But there’s good bits too right?
Yes, of course. You get to do what you love, and nobody is your boss. You get to create great products that people love using. You get emails from people telling you how your apps have changed their lives, touched them (in strictly non-sexual) and awesome ways. The good really does outweigh the bad, no question at all. I wouldn’t trade this job for any other in the world, except maybe the one Richard Branson has…the idea of your own private islands does have a certain appeal…
It’s a problem, always has been in the software industry. As a kid I pirated all my software, because I felt like these were giant, faceless corporations that didn’t need my money, and I had no money to give them anyway. I pirated operating systems, I pirated apps, I pirated games. Then one day I got a job, and learnt just how hard it is to make good software, and a switch went off in my head. Now I pay for every piece of software I have, sometimes I buy apps I don’t even need, just because I appreciate the level of crafts(wo)manship and care that went into them. If it’s too expensive and I can’t afford it, I just don’t use it.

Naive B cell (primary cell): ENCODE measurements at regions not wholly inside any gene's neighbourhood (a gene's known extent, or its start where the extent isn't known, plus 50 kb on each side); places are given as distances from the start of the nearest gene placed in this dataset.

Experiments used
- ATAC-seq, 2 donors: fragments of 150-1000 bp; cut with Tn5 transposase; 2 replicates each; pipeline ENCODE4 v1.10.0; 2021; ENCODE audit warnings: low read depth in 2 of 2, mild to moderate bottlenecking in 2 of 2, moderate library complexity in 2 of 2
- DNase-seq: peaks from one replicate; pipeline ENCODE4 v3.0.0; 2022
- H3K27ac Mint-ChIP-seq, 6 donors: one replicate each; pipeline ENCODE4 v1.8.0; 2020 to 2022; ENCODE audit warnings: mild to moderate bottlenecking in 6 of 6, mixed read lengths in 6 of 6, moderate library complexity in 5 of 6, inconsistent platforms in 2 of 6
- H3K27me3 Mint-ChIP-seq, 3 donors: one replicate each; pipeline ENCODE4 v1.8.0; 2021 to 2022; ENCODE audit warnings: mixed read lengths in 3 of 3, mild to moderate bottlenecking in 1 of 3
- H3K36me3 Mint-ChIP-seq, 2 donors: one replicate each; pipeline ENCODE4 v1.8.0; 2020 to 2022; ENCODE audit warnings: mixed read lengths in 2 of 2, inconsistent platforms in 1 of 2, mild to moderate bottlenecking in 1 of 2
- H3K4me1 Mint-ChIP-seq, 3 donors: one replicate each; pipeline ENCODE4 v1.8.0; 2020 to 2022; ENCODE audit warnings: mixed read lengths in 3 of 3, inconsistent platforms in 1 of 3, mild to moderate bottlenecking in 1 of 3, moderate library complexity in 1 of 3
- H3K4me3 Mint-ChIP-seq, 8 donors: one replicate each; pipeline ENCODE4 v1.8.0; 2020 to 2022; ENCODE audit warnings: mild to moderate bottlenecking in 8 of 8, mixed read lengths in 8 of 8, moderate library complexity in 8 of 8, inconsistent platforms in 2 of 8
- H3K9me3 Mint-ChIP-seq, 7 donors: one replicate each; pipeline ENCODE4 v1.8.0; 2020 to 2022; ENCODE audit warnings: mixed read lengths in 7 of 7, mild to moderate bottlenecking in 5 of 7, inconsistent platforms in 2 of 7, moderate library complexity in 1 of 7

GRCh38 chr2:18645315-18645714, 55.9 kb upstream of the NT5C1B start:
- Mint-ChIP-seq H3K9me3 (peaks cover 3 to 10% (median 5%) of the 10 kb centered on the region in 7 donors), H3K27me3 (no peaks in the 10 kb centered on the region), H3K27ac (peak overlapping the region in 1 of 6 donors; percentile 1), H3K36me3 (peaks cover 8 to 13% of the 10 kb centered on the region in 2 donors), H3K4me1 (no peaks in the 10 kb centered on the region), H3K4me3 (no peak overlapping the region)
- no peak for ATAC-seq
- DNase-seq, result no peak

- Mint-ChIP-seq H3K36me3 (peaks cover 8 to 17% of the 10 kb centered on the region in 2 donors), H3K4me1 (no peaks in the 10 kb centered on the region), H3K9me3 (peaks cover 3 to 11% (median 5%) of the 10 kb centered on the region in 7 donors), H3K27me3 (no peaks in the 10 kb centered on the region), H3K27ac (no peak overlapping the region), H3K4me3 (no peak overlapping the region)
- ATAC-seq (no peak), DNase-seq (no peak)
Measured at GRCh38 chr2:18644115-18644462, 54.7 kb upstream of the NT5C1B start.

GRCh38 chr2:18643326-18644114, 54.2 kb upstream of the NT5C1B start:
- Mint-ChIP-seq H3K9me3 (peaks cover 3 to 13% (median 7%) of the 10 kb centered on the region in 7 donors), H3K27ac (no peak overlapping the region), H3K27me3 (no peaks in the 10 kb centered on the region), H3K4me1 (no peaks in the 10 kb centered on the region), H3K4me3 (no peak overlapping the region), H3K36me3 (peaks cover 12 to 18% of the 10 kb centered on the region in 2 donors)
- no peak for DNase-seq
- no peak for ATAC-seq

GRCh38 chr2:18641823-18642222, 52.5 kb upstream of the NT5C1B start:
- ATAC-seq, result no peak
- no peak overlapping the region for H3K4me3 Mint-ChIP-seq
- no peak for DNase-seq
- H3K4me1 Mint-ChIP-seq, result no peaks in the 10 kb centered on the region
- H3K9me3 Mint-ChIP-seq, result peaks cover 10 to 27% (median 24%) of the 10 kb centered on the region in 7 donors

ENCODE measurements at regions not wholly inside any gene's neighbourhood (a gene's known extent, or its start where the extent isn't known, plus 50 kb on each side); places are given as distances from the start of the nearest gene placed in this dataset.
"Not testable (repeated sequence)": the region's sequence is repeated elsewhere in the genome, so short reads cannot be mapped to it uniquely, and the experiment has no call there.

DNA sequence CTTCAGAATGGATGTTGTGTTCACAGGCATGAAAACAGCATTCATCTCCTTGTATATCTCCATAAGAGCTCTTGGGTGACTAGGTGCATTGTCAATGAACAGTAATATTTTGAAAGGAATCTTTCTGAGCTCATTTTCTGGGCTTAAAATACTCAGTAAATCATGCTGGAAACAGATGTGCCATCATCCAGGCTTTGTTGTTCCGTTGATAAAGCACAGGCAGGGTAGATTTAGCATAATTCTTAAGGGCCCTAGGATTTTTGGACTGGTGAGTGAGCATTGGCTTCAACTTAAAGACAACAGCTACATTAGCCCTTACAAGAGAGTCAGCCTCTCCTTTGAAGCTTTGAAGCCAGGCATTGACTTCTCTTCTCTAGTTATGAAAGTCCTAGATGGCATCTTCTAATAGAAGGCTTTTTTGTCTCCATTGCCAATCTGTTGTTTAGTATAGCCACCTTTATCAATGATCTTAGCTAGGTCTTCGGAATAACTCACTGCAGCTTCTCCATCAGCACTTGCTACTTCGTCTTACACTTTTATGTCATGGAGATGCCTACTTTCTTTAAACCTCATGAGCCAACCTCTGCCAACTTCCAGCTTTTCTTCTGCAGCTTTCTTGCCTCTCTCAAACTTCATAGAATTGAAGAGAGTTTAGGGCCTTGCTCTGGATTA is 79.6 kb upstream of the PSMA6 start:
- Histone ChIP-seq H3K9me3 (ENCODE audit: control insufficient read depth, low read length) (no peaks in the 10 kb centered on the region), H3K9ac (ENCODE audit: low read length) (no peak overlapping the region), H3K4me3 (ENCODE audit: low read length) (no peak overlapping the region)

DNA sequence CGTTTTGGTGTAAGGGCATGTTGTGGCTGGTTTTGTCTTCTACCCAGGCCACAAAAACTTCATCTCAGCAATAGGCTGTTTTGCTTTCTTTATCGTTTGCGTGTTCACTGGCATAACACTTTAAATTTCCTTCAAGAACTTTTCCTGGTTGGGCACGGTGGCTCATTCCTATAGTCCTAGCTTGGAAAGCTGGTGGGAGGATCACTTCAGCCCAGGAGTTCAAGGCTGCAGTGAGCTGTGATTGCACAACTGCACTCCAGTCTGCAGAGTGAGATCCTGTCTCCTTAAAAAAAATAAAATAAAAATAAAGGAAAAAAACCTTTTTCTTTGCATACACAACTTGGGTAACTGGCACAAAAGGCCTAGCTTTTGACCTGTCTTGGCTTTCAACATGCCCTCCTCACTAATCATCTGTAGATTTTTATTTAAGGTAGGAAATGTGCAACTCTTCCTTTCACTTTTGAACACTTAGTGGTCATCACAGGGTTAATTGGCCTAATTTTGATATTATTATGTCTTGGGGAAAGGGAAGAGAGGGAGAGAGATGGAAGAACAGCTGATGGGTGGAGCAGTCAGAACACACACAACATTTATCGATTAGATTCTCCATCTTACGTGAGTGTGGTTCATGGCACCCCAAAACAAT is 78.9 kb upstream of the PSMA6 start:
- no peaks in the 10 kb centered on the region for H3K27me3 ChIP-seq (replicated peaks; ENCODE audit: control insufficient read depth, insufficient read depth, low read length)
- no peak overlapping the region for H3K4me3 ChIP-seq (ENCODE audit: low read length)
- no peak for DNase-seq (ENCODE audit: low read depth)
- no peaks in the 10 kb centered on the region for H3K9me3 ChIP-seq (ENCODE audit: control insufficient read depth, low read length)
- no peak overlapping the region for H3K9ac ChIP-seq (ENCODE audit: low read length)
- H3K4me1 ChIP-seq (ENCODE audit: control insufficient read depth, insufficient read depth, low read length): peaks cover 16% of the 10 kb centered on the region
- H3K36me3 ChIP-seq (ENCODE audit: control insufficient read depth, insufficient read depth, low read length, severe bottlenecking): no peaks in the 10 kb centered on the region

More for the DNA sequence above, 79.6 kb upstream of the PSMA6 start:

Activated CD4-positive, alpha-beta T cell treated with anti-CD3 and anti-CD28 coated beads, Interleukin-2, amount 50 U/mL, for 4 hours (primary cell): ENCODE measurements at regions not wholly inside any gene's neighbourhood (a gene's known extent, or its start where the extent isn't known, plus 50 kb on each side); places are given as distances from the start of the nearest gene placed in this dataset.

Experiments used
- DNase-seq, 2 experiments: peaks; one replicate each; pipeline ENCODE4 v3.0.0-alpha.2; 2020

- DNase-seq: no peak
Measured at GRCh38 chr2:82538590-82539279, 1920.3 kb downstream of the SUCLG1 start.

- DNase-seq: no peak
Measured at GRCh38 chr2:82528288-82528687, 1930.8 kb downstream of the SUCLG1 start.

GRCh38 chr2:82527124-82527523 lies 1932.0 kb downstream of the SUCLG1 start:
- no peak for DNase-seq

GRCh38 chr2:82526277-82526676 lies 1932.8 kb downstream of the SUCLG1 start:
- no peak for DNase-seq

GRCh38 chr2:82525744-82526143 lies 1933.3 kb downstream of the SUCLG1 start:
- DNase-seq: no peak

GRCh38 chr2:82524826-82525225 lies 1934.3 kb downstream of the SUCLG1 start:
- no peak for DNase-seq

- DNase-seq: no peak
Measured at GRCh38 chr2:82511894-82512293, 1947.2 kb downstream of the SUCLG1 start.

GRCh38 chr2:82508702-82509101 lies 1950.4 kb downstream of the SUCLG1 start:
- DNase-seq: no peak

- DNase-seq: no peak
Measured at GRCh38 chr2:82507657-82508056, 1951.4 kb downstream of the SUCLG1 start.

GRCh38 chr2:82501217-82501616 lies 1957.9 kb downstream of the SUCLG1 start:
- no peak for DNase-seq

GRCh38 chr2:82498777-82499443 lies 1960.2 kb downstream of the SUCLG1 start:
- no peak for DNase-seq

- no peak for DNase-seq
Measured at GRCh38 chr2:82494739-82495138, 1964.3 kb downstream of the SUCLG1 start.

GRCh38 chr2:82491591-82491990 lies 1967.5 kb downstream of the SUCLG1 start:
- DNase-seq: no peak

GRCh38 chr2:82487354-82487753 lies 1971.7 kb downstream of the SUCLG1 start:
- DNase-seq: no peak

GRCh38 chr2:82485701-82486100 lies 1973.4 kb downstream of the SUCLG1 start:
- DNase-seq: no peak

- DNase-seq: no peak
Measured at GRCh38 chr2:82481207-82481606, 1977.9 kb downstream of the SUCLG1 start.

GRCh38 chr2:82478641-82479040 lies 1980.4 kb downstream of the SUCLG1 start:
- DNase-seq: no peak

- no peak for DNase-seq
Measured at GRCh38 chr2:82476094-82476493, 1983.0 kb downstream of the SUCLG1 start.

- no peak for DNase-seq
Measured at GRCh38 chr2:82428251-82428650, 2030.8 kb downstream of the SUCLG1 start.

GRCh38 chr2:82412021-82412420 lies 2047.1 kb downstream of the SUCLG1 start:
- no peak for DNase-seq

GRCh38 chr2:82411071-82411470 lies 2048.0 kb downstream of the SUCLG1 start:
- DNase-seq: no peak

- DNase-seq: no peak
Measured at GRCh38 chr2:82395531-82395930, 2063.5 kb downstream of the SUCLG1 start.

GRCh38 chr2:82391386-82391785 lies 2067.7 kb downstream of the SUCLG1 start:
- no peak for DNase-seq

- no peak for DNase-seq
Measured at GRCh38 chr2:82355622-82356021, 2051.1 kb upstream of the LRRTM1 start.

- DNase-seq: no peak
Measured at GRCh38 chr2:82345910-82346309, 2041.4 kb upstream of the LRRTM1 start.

The real problem is that when you’re a company of 2.5 people, piracy really hurts. Every lost sale makes it harder to stay around and keep making (what are hopefully) great apps. You can argue all day about how these people wouldn’t have bought your app anyway, and piracy is good because more people get to try your apps, but that doesn’t change the fact that piracy costs us money. We spend money on server infrastructure that is used by paying customers and pirates alike. We answer emails and support from pirates (we know who you are by the way). You can’t stop piracy, people that want to steal your app badly will find a way. You can minimise it, but our feeling is every minute you spend fighting piracy you’ve wasted. It’s better served devoted to your paying customers. Up until now all we’ve done to our software is put in server & client code so we know who the pirates are, and who the paying customers are. We don’t do anything with that information, it’s just food for thought.